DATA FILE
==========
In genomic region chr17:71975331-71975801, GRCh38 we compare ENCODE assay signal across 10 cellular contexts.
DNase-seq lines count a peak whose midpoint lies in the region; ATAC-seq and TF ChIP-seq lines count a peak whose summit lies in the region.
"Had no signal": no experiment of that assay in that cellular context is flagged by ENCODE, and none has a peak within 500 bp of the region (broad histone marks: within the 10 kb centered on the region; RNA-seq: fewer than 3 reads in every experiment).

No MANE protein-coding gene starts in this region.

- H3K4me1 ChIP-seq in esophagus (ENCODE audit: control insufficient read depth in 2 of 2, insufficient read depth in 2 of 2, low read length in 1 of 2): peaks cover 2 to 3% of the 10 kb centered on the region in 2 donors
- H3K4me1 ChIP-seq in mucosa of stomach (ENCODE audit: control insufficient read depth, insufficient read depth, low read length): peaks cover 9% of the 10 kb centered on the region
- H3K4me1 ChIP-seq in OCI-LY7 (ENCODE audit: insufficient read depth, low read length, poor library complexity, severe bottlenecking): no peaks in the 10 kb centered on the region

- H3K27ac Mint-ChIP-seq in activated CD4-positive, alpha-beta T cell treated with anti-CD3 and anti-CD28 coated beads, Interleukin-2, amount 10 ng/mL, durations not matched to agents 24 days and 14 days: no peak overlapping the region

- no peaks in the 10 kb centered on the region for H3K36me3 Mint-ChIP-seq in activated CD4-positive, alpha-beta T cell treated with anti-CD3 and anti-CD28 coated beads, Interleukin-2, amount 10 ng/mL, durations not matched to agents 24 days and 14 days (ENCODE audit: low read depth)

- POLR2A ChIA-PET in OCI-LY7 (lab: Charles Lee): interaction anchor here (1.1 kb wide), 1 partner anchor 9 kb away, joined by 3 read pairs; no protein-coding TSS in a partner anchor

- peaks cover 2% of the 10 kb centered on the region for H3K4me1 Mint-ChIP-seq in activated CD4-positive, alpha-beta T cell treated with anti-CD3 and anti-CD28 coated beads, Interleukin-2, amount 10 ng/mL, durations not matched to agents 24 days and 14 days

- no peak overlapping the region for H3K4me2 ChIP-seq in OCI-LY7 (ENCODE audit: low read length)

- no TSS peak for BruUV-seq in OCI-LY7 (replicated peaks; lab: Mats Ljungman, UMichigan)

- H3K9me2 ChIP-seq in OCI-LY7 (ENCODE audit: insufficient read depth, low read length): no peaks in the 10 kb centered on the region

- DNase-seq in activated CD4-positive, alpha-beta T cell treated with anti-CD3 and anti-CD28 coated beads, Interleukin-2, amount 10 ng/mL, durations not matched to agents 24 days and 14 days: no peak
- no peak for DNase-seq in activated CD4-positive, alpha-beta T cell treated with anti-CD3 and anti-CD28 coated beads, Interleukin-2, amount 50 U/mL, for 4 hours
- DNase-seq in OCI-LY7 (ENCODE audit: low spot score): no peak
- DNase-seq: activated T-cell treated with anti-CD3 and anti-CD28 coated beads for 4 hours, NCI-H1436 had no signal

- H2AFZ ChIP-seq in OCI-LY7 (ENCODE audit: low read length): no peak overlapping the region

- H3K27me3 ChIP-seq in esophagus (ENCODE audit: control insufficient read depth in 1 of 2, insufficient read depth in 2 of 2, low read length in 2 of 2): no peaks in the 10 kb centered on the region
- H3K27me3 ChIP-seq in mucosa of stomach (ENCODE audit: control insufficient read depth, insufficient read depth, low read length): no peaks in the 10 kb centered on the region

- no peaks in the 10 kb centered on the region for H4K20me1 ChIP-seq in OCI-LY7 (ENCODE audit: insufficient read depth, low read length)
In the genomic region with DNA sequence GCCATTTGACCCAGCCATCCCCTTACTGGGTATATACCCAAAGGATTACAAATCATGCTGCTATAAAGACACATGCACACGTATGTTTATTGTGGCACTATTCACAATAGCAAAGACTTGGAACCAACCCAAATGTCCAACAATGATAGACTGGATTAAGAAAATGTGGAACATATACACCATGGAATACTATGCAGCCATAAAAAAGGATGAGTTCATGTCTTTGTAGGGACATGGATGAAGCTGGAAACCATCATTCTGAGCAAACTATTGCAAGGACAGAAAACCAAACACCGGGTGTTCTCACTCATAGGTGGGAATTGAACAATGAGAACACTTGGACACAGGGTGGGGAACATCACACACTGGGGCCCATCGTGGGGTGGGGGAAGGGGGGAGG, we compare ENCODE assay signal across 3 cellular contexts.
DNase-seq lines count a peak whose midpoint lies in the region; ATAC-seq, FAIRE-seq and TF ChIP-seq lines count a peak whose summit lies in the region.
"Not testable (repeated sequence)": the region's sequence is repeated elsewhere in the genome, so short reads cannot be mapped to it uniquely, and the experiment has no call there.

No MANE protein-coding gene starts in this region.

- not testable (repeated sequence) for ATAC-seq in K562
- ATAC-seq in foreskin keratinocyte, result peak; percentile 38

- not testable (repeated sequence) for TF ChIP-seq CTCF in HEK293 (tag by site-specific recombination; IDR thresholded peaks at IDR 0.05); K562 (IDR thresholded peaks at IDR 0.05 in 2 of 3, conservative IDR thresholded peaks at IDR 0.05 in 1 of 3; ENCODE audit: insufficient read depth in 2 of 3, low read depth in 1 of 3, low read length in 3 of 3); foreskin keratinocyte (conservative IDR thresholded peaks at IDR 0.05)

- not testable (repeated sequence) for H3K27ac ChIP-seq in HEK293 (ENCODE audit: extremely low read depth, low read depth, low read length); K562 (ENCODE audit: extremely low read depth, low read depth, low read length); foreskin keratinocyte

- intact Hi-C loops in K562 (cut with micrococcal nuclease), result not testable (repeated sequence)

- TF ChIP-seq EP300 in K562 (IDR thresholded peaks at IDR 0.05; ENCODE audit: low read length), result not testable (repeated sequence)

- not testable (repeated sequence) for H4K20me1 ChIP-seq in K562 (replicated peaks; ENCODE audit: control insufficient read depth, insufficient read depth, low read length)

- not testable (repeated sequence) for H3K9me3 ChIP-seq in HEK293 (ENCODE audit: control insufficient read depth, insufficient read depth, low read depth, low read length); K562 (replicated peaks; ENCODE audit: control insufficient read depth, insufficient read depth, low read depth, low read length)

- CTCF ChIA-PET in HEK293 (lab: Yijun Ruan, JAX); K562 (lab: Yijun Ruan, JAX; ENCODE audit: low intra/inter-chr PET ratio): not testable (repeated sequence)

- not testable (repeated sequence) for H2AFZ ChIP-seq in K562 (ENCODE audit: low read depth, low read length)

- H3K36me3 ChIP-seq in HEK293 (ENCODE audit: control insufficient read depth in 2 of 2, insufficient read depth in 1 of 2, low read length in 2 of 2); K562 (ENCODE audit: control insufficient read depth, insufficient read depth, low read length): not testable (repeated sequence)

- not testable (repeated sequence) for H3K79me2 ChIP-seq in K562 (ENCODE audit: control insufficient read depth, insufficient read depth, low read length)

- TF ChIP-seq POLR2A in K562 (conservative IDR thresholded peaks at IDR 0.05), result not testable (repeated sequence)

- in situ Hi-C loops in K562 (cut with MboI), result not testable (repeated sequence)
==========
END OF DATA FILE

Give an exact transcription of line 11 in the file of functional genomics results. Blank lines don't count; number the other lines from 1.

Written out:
- peaks cover 2% of the 10 kb centered on the region for H3K4me1 Mint-ChIP-seq in activated CD4-positive, alpha-beta T cell treated with anti-CD3 and anti-CD28 coated beads, Interleukin-2, amount 10 ng/mL, durations not matched to agents 24 days and 14 days